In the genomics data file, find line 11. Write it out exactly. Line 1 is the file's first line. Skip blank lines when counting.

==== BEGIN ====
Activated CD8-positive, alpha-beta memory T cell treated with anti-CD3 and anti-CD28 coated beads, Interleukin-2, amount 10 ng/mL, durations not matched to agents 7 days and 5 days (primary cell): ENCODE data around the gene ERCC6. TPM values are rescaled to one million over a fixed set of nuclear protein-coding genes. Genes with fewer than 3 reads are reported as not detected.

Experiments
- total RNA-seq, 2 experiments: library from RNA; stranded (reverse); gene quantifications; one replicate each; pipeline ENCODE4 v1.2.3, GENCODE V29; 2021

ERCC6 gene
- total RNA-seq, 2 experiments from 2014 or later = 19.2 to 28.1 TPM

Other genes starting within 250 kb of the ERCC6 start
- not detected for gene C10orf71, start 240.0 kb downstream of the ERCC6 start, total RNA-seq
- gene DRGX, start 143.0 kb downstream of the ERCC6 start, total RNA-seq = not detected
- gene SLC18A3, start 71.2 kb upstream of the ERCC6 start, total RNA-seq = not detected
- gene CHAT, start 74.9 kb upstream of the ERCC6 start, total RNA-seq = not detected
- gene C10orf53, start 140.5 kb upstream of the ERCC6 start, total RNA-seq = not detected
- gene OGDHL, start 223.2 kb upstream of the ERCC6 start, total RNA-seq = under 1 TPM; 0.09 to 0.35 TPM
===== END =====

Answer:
- gene C10orf53, start 140.5 kb upstream of the ERCC6 start, total RNA-seq = not detected